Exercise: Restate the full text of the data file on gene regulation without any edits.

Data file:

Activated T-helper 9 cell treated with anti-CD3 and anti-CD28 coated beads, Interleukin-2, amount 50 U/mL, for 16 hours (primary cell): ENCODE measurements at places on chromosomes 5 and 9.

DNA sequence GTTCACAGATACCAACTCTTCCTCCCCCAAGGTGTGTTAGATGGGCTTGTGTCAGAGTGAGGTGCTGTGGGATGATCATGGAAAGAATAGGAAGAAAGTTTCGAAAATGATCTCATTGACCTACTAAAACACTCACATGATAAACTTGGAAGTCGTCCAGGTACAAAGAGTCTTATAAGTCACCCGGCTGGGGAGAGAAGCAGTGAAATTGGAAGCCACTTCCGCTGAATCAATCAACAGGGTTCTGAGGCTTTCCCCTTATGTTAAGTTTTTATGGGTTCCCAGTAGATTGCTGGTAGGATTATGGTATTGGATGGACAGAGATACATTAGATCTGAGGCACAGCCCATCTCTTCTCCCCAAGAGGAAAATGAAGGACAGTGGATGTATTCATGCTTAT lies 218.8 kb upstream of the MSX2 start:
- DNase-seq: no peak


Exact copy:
Activated T-helper 9 cell treated with anti-CD3 and anti-CD28 coated beads, Interleukin-2, amount 50 U/mL, for 16 hours (primary cell): ENCODE measurements at places on chromosomes 5 and 9.

DNA sequence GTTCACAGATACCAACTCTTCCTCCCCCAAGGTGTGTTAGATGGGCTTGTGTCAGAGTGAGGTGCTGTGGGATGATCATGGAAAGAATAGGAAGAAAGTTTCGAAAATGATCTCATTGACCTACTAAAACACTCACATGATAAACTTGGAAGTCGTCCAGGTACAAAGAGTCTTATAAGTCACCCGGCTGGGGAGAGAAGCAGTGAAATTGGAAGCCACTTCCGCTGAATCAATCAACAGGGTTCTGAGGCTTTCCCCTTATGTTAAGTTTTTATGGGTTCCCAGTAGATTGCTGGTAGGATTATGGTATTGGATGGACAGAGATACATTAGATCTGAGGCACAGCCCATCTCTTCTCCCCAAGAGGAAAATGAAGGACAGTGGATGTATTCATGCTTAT lies 218.8 kb upstream of the MSX2 start:
- DNase-seq: no peak